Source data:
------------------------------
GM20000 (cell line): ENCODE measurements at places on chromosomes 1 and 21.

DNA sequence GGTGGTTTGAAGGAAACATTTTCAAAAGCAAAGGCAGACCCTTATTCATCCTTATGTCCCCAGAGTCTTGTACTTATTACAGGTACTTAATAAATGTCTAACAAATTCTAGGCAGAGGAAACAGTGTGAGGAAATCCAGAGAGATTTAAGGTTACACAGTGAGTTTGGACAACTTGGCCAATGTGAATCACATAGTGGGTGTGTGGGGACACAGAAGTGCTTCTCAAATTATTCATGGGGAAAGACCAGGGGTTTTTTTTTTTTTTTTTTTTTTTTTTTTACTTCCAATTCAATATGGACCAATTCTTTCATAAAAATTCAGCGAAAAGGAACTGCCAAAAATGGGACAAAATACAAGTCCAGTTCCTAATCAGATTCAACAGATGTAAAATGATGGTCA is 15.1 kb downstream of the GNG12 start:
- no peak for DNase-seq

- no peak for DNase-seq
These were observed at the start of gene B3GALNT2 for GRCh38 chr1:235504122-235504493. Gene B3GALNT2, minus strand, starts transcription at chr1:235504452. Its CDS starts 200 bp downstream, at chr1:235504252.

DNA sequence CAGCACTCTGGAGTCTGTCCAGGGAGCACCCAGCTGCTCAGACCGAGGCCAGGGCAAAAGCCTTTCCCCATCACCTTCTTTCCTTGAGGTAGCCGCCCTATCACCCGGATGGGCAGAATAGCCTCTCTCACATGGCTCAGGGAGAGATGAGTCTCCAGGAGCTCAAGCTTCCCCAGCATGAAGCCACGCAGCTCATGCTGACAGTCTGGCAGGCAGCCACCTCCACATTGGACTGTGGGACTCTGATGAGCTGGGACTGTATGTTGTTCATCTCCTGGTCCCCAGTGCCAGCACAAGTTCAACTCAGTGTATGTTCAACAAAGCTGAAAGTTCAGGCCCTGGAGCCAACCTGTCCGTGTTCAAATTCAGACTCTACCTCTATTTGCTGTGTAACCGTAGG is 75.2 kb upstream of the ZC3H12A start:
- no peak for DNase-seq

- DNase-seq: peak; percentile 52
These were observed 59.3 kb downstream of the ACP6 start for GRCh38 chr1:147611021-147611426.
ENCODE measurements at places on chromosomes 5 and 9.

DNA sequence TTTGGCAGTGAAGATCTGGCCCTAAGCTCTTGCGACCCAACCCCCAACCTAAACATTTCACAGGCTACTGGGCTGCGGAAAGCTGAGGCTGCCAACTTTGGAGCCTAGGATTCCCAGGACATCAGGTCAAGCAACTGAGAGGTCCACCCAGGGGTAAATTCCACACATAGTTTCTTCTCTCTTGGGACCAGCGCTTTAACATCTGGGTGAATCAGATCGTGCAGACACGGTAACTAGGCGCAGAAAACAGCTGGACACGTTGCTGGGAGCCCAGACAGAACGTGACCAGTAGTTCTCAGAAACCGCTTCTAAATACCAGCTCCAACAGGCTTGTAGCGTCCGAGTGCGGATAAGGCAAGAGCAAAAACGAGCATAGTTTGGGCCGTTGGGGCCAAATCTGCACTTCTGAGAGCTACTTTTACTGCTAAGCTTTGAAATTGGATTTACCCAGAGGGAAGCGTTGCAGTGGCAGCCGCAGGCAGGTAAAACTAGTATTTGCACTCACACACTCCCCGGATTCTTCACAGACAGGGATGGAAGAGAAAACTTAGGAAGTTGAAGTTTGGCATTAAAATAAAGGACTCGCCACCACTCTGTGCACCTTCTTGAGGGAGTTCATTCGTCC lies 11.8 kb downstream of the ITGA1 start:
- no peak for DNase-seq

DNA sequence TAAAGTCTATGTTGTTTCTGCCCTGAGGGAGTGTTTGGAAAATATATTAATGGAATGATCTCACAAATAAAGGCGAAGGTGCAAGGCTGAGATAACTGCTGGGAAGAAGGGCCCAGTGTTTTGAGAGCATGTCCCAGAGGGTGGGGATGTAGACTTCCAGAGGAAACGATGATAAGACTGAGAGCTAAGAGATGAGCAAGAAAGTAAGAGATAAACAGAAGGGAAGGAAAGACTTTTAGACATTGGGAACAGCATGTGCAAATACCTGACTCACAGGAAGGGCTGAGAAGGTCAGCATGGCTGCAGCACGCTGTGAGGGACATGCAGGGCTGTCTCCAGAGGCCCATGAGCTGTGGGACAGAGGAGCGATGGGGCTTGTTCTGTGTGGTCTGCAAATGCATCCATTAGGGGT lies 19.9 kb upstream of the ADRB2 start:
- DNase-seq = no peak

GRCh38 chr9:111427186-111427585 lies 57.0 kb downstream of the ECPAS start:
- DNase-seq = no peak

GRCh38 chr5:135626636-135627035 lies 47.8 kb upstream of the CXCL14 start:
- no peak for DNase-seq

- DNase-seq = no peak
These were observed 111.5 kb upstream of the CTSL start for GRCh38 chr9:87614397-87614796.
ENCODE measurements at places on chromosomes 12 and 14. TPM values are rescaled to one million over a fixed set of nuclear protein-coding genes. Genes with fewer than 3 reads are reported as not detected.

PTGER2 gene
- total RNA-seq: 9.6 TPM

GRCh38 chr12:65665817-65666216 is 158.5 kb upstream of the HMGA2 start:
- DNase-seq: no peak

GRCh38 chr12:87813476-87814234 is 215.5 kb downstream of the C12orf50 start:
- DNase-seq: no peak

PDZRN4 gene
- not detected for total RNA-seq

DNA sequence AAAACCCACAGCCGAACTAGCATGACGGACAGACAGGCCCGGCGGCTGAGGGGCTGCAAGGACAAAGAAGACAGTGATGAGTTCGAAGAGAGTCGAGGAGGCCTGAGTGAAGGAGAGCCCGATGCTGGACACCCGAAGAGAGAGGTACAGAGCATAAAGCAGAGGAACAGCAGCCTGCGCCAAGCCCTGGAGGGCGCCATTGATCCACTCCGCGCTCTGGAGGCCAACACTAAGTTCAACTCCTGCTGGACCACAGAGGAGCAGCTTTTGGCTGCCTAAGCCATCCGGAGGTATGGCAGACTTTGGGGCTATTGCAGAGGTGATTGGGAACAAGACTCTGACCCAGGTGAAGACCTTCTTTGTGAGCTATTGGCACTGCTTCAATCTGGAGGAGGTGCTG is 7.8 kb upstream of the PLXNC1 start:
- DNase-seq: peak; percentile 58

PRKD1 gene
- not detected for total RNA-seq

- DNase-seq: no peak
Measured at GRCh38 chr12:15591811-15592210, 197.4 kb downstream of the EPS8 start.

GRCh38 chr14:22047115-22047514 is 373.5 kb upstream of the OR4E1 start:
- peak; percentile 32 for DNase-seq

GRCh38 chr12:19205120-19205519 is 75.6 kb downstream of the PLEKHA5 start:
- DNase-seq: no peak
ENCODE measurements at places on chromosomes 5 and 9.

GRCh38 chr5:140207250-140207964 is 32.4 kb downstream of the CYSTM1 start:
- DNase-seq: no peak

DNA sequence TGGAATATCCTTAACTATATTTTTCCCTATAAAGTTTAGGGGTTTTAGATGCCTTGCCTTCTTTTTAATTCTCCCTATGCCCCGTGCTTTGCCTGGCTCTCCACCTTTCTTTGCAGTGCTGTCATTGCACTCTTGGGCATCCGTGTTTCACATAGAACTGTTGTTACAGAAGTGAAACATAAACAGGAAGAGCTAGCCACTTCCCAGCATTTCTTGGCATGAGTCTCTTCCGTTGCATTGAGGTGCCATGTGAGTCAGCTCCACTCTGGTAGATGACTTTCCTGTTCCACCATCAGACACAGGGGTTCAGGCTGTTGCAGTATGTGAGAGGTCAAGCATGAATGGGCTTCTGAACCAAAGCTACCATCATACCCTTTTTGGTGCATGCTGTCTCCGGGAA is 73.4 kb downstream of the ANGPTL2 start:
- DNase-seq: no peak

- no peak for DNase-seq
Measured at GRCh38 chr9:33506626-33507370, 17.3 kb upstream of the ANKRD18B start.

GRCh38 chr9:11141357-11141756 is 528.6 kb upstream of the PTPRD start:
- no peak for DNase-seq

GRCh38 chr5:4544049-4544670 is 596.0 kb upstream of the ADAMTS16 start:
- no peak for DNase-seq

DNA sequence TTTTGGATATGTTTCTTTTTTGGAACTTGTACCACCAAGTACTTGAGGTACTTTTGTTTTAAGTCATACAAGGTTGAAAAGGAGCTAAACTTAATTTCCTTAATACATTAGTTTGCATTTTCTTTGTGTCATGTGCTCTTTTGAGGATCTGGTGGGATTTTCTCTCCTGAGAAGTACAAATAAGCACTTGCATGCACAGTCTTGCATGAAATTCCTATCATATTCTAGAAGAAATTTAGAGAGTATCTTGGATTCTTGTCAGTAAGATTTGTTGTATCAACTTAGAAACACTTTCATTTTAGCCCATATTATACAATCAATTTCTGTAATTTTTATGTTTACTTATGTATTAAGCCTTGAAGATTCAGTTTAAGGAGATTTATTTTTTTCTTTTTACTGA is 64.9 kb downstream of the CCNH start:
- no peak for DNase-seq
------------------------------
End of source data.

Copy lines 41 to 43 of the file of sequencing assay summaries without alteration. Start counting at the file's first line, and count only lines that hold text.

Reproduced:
GRCh38 chr5:140207250-140207964 is 32.4 kb downstream of the CYSTM1 start:
- DNase-seq: no peak

DNA sequence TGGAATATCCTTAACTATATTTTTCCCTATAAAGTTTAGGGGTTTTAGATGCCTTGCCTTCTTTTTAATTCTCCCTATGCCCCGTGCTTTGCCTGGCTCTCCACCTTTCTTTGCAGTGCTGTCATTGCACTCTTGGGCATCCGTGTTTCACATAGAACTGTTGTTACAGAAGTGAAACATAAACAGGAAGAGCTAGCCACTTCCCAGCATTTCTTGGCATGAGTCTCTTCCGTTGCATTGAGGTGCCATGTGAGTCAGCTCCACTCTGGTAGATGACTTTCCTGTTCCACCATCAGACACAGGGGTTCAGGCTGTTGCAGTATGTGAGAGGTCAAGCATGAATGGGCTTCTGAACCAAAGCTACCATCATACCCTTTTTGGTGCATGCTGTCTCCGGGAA is 73.4 kb downstream of the ANGPTL2 start: